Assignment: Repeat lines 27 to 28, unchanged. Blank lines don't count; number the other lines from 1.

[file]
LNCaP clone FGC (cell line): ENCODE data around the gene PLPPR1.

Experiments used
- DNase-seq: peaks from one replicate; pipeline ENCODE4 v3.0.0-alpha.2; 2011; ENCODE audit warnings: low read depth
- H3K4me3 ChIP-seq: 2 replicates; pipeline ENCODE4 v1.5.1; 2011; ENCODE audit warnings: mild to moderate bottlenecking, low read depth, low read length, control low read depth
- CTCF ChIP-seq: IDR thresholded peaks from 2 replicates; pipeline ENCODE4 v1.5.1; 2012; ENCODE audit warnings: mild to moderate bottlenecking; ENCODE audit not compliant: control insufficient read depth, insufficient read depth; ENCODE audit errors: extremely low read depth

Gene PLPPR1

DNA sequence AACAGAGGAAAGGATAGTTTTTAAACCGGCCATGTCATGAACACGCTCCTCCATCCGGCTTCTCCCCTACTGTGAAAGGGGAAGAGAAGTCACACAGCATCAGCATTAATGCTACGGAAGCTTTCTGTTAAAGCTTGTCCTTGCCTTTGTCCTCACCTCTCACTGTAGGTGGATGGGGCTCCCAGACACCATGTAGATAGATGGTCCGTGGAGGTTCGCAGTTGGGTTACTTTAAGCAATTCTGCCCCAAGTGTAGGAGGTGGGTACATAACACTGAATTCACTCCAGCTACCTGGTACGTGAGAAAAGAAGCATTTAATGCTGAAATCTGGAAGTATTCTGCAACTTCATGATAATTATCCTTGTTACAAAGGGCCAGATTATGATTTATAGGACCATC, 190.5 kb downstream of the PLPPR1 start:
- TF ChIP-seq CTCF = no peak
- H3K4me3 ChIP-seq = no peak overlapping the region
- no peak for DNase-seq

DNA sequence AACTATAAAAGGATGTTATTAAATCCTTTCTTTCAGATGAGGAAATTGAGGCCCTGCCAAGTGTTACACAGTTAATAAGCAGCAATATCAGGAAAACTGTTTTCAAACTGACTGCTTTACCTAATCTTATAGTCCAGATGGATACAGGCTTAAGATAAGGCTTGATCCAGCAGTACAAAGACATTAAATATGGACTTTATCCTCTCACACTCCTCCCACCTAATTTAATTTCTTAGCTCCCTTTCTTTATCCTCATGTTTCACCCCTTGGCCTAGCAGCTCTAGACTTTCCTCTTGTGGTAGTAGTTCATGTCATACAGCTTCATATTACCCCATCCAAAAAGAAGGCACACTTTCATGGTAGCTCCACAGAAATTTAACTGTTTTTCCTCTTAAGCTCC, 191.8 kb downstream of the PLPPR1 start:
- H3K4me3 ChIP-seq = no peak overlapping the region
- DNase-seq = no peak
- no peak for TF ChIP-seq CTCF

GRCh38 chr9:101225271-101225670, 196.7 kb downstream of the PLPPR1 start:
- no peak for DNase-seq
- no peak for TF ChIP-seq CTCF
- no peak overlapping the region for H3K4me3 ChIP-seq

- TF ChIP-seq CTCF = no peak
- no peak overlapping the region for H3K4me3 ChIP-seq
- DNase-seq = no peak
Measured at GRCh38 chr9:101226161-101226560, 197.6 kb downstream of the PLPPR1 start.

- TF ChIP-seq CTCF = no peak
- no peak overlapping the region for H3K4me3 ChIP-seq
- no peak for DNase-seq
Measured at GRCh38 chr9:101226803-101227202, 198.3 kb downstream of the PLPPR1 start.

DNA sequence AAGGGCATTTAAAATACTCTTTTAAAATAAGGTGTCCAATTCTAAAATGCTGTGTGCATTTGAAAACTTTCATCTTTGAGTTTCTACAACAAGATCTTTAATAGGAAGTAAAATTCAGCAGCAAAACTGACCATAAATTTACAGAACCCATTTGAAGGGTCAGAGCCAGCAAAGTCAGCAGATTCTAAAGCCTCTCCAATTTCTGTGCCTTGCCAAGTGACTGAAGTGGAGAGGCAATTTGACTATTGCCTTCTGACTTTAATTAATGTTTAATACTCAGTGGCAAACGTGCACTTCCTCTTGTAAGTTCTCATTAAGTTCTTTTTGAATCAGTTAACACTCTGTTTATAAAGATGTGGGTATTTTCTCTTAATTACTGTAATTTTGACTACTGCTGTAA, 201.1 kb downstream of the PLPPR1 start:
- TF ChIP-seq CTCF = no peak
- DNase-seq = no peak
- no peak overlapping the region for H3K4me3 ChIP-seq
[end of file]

DNA sequence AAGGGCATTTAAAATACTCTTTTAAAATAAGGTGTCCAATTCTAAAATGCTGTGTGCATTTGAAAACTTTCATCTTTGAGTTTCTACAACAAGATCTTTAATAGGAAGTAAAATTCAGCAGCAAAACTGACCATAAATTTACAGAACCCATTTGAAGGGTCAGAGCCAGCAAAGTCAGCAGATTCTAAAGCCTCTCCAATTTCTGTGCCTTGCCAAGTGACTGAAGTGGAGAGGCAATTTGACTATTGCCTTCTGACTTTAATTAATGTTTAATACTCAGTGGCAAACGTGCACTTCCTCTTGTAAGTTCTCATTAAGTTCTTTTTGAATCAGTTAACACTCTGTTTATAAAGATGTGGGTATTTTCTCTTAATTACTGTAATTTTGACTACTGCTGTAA, 201.1 kb downstream of the PLPPR1 start:
- TF ChIP-seq CTCF = no peak